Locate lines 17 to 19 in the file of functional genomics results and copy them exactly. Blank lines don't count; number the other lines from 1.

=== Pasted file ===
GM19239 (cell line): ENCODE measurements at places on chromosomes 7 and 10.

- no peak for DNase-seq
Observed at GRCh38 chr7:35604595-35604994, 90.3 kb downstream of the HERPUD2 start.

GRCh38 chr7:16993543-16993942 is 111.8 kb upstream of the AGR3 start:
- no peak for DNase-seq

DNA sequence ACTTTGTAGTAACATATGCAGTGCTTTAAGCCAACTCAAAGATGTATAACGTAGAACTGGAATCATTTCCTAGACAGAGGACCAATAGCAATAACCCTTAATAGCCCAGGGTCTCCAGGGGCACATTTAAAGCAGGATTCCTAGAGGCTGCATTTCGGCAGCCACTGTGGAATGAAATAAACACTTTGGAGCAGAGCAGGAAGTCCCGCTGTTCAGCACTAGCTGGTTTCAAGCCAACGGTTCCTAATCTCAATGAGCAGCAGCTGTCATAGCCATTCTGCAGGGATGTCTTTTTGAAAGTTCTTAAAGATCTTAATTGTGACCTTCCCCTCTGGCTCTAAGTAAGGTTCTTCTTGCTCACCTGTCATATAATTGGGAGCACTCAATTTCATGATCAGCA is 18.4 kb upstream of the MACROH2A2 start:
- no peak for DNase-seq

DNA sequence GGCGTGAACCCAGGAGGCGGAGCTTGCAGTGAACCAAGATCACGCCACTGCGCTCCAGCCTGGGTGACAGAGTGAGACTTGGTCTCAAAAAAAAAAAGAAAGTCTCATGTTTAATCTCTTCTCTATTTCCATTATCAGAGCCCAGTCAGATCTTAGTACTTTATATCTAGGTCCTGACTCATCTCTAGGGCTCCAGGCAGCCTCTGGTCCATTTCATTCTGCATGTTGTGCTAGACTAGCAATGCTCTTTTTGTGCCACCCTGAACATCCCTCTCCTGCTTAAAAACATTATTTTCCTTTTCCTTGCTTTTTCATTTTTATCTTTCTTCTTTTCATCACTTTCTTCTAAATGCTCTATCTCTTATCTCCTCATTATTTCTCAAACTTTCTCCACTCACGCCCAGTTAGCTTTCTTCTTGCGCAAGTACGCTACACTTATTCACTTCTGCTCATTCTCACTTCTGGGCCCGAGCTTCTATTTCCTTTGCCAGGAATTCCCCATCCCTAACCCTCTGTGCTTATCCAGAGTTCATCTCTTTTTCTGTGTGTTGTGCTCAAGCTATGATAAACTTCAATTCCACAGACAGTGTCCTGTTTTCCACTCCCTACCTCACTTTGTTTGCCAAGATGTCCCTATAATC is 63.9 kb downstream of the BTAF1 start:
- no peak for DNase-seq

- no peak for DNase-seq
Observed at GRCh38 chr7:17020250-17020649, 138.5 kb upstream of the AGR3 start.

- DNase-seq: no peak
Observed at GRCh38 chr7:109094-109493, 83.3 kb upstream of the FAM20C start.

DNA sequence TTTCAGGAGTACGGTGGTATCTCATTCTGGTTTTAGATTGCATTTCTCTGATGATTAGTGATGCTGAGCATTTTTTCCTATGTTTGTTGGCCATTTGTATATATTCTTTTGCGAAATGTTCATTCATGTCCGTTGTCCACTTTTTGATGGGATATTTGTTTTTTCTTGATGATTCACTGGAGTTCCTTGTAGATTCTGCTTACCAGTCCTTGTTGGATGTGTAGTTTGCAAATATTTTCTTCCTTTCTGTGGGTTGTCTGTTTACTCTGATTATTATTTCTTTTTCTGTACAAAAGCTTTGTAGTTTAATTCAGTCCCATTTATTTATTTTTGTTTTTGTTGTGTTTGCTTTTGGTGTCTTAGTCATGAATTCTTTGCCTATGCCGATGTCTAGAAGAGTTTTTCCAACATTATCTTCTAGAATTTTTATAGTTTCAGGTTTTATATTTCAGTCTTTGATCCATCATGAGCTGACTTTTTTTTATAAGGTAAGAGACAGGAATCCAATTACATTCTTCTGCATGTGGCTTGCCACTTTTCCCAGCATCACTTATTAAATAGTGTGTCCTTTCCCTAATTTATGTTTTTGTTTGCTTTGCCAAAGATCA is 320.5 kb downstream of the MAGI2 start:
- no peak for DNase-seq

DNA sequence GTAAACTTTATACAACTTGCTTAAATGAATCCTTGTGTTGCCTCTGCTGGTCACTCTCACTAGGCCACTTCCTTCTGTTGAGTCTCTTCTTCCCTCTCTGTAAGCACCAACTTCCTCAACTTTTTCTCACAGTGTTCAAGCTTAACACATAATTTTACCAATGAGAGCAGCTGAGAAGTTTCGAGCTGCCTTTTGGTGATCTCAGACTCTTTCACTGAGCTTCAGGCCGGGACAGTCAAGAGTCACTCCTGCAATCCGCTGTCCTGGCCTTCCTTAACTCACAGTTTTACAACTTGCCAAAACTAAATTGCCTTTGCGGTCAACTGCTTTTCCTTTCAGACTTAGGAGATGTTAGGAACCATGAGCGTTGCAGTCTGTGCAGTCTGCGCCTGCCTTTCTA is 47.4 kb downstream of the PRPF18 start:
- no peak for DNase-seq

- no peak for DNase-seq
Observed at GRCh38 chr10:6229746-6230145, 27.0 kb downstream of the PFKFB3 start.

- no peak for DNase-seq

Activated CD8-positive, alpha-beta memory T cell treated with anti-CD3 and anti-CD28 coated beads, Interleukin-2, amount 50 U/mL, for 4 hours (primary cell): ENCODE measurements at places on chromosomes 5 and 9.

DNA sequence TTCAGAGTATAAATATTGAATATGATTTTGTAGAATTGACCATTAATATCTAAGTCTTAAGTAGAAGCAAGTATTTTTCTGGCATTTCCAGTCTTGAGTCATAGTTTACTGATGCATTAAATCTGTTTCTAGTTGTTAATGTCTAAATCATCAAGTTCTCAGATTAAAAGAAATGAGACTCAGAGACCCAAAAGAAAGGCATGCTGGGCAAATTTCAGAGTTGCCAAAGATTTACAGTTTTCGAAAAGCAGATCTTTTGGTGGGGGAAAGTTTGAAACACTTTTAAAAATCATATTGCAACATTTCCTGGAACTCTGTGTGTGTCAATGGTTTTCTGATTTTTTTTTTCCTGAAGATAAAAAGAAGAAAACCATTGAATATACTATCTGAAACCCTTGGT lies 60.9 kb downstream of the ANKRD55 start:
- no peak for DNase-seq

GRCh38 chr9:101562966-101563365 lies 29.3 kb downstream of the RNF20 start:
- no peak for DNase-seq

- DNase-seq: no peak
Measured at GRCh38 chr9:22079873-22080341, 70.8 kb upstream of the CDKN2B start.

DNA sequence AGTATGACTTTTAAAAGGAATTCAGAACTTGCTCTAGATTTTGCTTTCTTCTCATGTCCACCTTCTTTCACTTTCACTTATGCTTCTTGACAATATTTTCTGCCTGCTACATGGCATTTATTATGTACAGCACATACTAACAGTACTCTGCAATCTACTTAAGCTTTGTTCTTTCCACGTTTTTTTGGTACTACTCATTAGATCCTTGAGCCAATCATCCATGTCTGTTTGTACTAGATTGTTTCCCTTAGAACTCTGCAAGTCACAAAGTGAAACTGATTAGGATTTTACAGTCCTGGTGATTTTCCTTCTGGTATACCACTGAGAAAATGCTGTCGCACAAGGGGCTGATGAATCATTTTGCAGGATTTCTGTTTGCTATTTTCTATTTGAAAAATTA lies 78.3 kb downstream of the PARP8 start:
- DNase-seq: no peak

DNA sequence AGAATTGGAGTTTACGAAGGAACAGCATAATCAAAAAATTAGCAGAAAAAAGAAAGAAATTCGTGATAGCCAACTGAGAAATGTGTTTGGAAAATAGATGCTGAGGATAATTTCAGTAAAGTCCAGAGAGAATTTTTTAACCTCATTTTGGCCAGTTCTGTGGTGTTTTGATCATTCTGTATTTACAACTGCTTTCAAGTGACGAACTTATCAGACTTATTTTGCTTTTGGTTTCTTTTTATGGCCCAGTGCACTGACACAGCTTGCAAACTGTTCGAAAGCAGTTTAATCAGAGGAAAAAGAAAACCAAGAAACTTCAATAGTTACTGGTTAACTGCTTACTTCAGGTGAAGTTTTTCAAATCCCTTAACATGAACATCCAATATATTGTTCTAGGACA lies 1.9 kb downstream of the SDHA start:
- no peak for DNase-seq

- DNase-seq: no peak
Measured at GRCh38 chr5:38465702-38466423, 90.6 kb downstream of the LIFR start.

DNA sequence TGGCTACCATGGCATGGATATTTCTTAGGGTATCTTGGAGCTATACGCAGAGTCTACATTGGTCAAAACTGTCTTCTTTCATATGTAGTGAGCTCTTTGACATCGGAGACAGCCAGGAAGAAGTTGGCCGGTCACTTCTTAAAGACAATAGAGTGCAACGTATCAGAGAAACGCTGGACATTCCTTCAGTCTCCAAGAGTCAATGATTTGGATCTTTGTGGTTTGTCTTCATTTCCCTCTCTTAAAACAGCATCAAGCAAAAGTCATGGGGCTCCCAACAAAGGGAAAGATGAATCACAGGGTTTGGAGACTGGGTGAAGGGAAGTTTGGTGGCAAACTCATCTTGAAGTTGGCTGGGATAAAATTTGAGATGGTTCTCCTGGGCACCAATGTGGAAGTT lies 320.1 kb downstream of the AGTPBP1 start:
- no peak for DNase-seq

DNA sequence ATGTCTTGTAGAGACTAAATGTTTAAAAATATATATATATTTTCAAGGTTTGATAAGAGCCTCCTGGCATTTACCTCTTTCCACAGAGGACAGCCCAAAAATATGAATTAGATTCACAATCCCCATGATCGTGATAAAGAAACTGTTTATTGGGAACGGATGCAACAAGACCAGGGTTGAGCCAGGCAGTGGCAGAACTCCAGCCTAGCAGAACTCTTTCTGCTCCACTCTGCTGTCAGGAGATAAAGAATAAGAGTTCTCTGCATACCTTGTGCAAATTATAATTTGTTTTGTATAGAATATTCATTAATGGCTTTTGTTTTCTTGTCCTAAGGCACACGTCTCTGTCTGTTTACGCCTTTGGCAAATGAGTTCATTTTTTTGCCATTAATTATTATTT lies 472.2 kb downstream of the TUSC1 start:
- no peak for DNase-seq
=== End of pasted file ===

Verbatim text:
- no peak for DNase-seq

- no peak for DNase-seq
Observed at GRCh38 chr10:6229746-6230145, 27.0 kb downstream of the PFKFB3 start.